History of Education

Timeline created by BeeFox
  • Department of Education

    Department of Education
    The Department of Education is created in order to help states establish effective school systems. This early emphasis on getting information on what works in education to teachers and education policymakers continues down to the present day.
  • Plessy VS Ferguson

    Plessy VS Ferguson
    The U.S. Supreme Court upholds the Louisiana law stating in the majority opinion that the intent of the 14th Amendment "had not been intended to abolish distinctions based on color." Thus, the Supreme Court ruling in the case of Plessy v. Ferguson makes "separate but equal" policies legal. It becomes a legal precedent used to justify many other segregation laws, including "separate but equal" education.
  • John Dewey

    John Dewey
    John Dewey's Democracy and Education. An Introduction to the Philosophy of Education is published. Dewey's views help advance the ideas of the "progressive education movement." An outgrowth of the progressive political movement, progressive education seeks to make schools more effective agents of democracy. His daughter, Evelyn Dewey, coauthors Schools of To-morrow with her father, and goes on to write several books on her own.
  • Progressive Education Association

    Progressive Education Association
    The Progressive Education Association is founded with the goal of reforming American education.
    Education must prepare students for active participation in a democratic society.
    Education must focus on students' social, emotional, academic, cognitive and physical development.
    Education must nurture and support students' natural curiosity and innate desire to learn. Education must foster internal motivation in students.
  • John B Waston

    John B Waston
    John B. Watson and his assistant Rosalie Rayner conduct their experiments using classical conditioning with children. Often referred to as the Little Albert study, Watson and Rayner's work showed that children could be conditioned to fear stimuli of which they had previously been unafraid. This study could not be conducted today because of ethical safeguards currently in place.
  • Jean Piaget

    Jean Piaget
    Jean Piaget's The Child's Conception of the World is published. His theory of cognitive development becomes an important influence in American developmental psychology and education.
  • World War II

    World War II
    The U.S. enters World War II after the Japanese attack Pearl Harbor on December 7. During the next four years, much of the country's resources go to the war effort. Education is put on the back burner as many young men quit school to enlist; schools are faced with personnel problems as teachers and other employees enlist, are drafted, or leave to work in defense plants; school construction is put on hold.
  • Brown V. Board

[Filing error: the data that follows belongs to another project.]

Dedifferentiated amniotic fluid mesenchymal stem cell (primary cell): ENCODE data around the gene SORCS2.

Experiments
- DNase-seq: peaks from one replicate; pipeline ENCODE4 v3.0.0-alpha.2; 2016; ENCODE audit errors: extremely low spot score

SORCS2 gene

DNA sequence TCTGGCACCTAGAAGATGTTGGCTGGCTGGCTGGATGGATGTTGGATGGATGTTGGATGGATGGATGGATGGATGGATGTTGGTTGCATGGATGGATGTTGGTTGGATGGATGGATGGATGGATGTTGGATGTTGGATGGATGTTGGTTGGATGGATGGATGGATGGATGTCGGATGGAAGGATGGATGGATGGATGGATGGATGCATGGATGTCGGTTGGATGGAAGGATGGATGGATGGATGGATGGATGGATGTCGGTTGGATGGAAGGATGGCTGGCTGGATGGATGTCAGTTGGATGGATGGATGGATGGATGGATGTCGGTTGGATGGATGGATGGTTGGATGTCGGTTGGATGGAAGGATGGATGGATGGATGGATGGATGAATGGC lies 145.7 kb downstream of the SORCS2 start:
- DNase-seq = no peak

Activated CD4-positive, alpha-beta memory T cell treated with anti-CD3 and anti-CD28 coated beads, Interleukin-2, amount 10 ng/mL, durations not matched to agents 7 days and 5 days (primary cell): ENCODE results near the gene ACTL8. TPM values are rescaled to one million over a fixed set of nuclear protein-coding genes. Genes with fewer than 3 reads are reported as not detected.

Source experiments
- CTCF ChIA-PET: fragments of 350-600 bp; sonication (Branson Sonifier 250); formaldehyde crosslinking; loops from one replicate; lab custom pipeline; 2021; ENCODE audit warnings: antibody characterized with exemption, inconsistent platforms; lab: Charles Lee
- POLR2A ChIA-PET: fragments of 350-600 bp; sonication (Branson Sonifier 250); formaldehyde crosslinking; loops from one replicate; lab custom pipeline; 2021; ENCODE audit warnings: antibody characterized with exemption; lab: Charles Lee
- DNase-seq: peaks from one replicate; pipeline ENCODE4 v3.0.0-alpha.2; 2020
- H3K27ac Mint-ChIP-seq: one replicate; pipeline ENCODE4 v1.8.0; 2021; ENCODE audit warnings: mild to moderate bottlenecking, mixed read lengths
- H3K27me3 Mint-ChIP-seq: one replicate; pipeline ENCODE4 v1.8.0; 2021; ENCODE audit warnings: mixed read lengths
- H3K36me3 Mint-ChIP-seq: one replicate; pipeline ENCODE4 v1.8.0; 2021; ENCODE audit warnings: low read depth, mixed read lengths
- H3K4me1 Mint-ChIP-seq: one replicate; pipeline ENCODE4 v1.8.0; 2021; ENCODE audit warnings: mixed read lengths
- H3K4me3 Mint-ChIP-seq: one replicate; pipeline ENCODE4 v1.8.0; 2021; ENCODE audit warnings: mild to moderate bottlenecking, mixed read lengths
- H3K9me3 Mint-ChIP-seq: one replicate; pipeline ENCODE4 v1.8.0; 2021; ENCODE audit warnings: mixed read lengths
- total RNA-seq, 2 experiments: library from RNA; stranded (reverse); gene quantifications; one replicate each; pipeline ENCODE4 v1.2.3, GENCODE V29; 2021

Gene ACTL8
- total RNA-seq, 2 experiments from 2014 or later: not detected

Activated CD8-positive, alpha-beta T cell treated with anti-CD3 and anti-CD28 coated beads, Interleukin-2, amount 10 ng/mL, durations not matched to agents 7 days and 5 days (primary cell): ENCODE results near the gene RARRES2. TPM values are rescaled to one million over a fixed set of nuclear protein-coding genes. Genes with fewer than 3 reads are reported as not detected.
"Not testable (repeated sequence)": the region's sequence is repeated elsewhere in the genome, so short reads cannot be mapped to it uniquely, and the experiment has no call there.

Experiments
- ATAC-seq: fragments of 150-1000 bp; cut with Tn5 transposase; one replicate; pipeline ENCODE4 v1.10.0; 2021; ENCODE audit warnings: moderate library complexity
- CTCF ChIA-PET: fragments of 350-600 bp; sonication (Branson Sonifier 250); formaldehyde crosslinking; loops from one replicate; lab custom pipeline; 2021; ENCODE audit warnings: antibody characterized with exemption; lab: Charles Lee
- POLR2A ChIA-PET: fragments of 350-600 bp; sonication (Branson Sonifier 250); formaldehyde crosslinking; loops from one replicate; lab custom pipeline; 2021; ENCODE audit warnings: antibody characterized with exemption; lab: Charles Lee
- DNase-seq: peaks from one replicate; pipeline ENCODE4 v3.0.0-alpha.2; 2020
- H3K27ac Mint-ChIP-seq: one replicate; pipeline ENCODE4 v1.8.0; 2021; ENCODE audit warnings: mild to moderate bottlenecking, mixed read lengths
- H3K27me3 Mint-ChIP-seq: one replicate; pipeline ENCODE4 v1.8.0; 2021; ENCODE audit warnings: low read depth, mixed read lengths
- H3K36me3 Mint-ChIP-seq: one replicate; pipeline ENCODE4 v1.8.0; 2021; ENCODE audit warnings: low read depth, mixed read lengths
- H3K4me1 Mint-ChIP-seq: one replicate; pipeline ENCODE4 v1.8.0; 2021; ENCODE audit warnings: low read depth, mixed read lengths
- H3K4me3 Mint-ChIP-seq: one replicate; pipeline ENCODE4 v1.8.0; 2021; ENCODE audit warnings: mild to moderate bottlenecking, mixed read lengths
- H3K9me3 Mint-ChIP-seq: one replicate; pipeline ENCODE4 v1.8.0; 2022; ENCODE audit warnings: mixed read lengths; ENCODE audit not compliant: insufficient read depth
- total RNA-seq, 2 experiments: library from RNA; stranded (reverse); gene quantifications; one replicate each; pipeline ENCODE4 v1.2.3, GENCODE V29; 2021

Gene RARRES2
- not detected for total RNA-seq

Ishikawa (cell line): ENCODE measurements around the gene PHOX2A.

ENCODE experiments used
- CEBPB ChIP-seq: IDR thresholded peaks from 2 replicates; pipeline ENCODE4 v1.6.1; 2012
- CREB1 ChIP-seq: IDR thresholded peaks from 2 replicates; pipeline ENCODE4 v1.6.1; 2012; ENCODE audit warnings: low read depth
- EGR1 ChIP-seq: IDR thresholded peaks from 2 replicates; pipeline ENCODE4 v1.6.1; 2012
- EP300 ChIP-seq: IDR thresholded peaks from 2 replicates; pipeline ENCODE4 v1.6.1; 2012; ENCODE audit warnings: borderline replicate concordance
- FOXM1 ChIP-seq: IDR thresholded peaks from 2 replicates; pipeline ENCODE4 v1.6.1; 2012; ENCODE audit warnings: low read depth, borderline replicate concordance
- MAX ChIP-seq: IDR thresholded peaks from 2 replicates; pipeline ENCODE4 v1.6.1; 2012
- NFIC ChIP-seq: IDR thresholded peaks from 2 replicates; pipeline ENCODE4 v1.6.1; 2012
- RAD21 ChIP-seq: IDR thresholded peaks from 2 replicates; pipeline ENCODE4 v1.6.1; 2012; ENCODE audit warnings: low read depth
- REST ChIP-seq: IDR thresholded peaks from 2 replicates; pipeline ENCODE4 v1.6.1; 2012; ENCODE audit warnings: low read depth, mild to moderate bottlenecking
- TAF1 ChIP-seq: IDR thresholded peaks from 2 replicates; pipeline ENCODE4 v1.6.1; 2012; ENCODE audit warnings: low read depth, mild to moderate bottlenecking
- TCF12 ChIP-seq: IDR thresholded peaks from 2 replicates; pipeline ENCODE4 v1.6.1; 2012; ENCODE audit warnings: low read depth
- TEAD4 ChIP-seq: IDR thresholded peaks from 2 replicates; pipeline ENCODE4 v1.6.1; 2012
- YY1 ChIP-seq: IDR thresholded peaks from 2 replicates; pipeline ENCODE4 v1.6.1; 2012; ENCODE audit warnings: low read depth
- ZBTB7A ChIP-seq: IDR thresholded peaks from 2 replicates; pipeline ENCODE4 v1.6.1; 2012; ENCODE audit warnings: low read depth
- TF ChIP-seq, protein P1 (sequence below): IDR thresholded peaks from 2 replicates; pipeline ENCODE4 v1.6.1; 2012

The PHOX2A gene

Brown V. Board
    On May 17th, the U.S. Supreme Court announces its decision in the case of Brown v. Board. of Education of Topeka, ruling that "separate educational facilities are inherently unequal," thus overturning its previous ruling in the 1896 case of Plessy v. Ferguson. Brown v. Board of Education is actually a combination of five cases from different parts of the country. It is a historic first step in the long and still unfinished journey toward equality in U.S. education.
  • The Civil Rights Movement

    The Civil Rights Movement
    The Civil Rights Act becomes law. It prohibits discrimination based on race, color, sex, religion or national origin.
  • Title 1

    Title 1
    The Elementary and Secondary Education Act (ESEA) is passed on April 9. Part of Lyndon Johnson's "War on Poverty," it provides federal funds to help low-income students, which results in the initiation of educational programs such as Title I and bilingual education.
  • Disability Act

    Disability Act
    The Education of All Handicapped Children Act (PL 94-142) becomes federal law. It requires that a free, appropriate public education, suited to the student's individual needs, and offered in the least restrictive setting be provided for all "handicapped" children. States are given until 1978 (later extended to 1981) to fully implement the law.
  • A Nation at Risk

    A Nation at Risk
    The report of the National Commission on Excellence in Education, A Nation at Risk, calls for sweeping reforms in public education and teacher training. Among their recommendations is a forward-looking call for expanding high school requirements to include the study of computer science.
  • The Immigration and Nationality Act

    The Immigration and Nationality Act
    Specific aspects of the law provide for family-sponsored visas; employment-based visas for priority workers, skilled workers, and "advanced professionals"; and 55,000 diversity visas "allocated to natives of a country that has sent fewer than 50,000 immigrants to the United States over the previous five years."
  • Improving America's Schools Act

     Improving America's Schools Act
    The Improving America's Schools Act (IASA) is signed into law by President Bill Clinton on January 25th. It. reauthorizes the ESEA of 1965 and includes reforms for Title I; increased funding for bilingual and immigrant education; and provisions for public charter schools, drop-out prevention, and educational technology.
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    Irish Immigrant

    Between 1820 and 1860, the Irish constituted over one third of all immigrants to the United States. In the 1840s, they comprised nearly half of all immigrants to this nation. This was a huge impact on schools/ teachers because of how jam packed the classrooms were.